Conclusions: In this study, a CRC relapse model consisting of LEMD1, SERPINE1, and SIAE was constructed by comprehensive analysis of multiple CRC datasets. LEMD1 could promote CRC cell migration through the RhoA/ROCK signaling pathway.
    Keywords:  EMT; LEMD1; RhoA; colorectal cancer; metastasis; relapse model
  11. Cell Death Differ. 2022 May 23.
      Colorectal cancers (CRCs) often display histological features indicative of aberrant differentiation but the molecular underpinnings of this trait and whether it directly drives disease progression is unclear. Here, we identify co-ordinate epigenetic inactivation of two epithelial-specific transcription factors, EHF and CDX1, as a mechanism driving differentiation loss in CRCs. Re-expression of EHF and CDX1 in poorly-differentiated CRC cells induced extensive chromatin remodelling, transcriptional re-programming, and differentiation along the enterocytic lineage, leading to reduced growth and metastasis. Strikingly, EHF and CDX1 were also able to reprogramme non-colonic epithelial cells to express colonic differentiation markers. By contrast, inactivation of EHF and CDX1 in well-differentiated CRC cells triggered tumour de-differentiation. Mechanistically, we demonstrate that EHF physically interacts with CDX1 via its PNT domain, and that these transcription factors co-operatively drive transcription of the colonic differentiation marker, VIL1. Compound genetic deletion of Ehf and Cdx1 in the mouse colon disrupted normal colonic differentiation and significantly enhanced colorectal tumour progression. These findings thus reveal a novel mechanism driving epithelial de-differentiation and tumour progression in CRC.
  12. Nat Commun. 2022 May 26. 13(1): 2965
      Development of the gastrointestinal system occurs after gut tube closure, guided by spatial and temporal control of gene expression. However, it remains unclear what forces regulate these spatiotemporal gene expression patterns. Here we perform single-cell chromatin profiling of the primitive gut tube to reveal organ-specific chromatin patterns that reflect the anatomical patterns of distinct organs. We generate a comprehensive map of epigenomic changes throughout gut development, demonstrating that dynamic chromatin accessibility patterns associate with lineage-specific transcription factor binding events to regulate organ-specific gene expression. Additionally, we show that loss of Sox2 and Cdx2, foregut and hindgut lineage-specific transcription factors, respectively, leads to fate shifts in epigenomic patterns, linking transcription factor binding, chromatin accessibility, and lineage fate decisions in gut development. Notably, abnormal expression of Sox2 in the pancreas and intestine impairs lineage fate decisions in both development and adult homeostasis. Together, our findings define the chromatin and transcriptional mechanisms of organ identity and lineage plasticity in development and adult homeostasis.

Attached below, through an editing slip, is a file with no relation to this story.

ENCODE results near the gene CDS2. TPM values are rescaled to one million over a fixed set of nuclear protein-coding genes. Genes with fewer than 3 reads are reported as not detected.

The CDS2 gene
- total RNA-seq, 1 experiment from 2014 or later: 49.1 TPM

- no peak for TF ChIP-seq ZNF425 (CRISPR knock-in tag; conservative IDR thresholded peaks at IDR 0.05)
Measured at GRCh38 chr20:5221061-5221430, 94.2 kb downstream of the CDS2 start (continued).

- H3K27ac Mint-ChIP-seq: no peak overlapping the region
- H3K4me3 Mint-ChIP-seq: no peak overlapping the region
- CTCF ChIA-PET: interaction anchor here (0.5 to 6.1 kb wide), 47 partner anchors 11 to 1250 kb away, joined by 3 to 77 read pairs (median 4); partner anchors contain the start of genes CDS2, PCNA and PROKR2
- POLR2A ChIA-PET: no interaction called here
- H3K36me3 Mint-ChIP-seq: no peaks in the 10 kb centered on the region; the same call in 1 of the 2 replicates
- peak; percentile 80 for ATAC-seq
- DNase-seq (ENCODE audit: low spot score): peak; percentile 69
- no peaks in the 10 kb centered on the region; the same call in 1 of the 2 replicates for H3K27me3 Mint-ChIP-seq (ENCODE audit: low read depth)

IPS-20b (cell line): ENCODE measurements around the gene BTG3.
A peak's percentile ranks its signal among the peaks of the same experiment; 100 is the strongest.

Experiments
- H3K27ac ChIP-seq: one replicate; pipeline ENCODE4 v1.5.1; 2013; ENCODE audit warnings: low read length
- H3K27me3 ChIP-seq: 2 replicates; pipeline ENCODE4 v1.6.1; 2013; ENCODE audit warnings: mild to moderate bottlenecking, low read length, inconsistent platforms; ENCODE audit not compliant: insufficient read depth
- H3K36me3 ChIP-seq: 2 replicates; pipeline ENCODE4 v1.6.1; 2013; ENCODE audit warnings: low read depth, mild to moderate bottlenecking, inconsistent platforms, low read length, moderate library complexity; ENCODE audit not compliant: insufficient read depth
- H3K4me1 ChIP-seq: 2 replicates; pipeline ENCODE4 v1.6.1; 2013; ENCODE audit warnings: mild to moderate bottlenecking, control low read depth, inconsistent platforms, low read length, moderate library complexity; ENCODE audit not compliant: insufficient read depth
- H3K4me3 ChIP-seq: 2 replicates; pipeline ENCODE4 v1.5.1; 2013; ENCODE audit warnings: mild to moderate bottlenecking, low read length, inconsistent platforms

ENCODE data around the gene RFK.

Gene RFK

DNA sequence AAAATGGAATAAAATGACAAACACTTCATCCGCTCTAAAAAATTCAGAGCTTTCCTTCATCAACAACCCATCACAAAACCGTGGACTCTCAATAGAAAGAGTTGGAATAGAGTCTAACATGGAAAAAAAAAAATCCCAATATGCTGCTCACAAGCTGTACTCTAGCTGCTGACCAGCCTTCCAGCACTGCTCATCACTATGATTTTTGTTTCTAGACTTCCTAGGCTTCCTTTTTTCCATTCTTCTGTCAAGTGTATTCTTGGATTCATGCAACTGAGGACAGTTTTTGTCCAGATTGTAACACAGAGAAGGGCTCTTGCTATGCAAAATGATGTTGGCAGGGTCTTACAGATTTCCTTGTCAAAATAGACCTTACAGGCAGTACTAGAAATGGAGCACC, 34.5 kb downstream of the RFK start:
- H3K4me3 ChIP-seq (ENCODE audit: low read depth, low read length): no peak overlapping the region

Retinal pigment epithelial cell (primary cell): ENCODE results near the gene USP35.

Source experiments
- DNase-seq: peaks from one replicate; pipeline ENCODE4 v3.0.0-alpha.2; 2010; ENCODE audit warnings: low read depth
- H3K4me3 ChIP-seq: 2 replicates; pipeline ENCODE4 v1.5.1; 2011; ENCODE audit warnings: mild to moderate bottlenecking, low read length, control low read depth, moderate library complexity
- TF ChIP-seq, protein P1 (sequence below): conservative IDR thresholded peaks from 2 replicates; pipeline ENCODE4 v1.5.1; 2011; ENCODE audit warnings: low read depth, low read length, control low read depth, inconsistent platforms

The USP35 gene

13. Nat Commun. 2022 May 25. 13(1): 2926
      Genomic analyses have revealed mutational footprints associated with DNA maintenance gone awry, or with mutagen exposures. Because cancer therapeutics often target DNA synthesis or repair, we asked if mutational signatures make useful markers of drug sensitivity. We detect mutational signatures in cancer cell line exomes (where matched healthy tissues are not available) by adjusting for the confounding germline mutation spectra across ancestries. We identify robust associations between various mutational signatures and drug activity across cancer cell lines; these are as numerous as associations with established genetic markers such as driver gene alterations. Signatures of prior exposures to DNA damaging agents - including chemotherapy - tend to associate with drug resistance, while signatures of deficiencies in DNA repair tend to predict sensitivity towards particular therapeutics. Replication analyses across independent drug and CRISPR genetic screening data sets reveal hundreds of robust associations, which are provided as a resource for drug repurposing guided by mutational signature markers.
  14. Nat Commun. 2022 May 24. 13(1): 2896
      Tumor gene expression is predictive of patient prognosis in some cancers. However, RNA-seq and whole genome sequencing data contain not only reads from host tumor and normal tissue, but also reads from the tumor microbiome, which can be used to infer the microbial abundances in each tumor. Here, we show that tumor microbial abundances, alone or in combination with tumor gene expression, can predict cancer prognosis and drug response to some extent-microbial abundances are significantly less predictive of prognosis than gene expression, although similarly as predictive of drug response, but in mostly different cancer-drug combinations. Thus, it appears possible to leverage existing sequencing technology, or develop new protocols, to obtain more non-redundant information about prognosis and drug response from RNA-seq and whole genome sequencing experiments than could be obtained from tumor gene expression or genomic data alone.